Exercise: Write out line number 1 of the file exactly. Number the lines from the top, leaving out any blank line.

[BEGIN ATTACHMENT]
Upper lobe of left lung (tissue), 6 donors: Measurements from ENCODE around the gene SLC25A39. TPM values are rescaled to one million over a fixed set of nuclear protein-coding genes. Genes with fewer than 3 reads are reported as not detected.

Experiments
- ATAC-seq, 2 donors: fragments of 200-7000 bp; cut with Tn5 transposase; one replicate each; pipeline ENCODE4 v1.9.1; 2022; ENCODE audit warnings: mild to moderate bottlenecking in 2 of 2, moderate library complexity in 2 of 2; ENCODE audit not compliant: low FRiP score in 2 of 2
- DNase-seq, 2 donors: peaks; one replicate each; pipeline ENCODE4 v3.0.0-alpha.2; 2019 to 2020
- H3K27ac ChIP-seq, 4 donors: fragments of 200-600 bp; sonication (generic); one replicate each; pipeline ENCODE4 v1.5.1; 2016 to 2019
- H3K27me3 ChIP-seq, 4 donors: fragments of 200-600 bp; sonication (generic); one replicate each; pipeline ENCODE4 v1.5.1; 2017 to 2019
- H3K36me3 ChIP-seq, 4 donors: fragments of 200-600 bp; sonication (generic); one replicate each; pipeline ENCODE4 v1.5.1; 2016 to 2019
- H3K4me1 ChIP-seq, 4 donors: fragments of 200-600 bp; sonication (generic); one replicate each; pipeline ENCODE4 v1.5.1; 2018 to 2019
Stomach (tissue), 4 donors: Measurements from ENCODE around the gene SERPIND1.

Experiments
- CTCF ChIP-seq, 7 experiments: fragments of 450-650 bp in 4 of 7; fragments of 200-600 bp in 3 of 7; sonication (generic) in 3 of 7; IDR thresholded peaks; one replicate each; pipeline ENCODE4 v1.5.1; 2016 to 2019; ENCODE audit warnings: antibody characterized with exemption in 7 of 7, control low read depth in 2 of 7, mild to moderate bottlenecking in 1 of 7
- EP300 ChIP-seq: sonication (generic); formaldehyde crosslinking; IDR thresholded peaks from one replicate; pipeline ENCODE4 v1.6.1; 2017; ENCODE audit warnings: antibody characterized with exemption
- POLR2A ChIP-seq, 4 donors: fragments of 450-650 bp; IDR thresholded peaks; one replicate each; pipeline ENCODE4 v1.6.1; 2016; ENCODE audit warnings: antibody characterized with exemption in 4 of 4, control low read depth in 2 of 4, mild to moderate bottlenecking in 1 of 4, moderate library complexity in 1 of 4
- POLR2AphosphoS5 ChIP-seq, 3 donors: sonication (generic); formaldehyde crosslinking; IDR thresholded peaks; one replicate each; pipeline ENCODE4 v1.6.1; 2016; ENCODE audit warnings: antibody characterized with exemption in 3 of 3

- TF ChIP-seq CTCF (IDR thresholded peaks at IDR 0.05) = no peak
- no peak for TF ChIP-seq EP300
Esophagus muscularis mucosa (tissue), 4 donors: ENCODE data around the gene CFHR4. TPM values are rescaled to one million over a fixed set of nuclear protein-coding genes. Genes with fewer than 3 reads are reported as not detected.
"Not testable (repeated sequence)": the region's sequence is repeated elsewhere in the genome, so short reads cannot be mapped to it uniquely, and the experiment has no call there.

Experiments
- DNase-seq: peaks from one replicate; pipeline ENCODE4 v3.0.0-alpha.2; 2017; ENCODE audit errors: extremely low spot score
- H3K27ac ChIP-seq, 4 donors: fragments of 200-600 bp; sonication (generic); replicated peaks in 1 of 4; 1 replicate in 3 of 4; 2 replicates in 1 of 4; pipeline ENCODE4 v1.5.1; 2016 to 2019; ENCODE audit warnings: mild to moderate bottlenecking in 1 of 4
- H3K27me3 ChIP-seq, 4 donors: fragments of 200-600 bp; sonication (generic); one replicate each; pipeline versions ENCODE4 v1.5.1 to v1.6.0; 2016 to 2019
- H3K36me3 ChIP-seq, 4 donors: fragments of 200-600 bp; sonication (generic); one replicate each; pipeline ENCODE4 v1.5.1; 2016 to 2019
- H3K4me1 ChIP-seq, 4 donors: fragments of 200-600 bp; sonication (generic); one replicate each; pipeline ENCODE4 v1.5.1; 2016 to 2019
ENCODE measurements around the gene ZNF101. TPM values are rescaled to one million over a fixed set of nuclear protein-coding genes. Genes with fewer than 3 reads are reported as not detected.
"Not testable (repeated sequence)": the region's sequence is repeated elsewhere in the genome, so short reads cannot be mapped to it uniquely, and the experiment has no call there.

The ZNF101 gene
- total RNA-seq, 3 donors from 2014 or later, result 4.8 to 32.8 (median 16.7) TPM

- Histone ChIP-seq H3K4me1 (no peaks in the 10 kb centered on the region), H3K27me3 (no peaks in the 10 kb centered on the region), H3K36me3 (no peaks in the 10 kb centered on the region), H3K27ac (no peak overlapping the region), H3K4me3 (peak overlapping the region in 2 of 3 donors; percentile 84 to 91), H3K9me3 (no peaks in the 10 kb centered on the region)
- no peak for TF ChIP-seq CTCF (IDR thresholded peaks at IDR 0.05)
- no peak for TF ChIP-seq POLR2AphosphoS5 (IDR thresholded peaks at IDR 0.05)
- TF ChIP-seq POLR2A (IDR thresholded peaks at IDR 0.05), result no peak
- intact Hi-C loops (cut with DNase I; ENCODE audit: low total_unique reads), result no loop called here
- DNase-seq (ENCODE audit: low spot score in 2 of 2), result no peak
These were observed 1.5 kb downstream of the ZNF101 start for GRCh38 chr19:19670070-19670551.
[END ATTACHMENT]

Upper lobe of left lung (tissue), 6 donors: Measurements from ENCODE around the gene SLC25A39. TPM values are rescaled to one million over a fixed set of nuclear protein-coding genes. Genes with fewer than 3 reads are reported as not detected.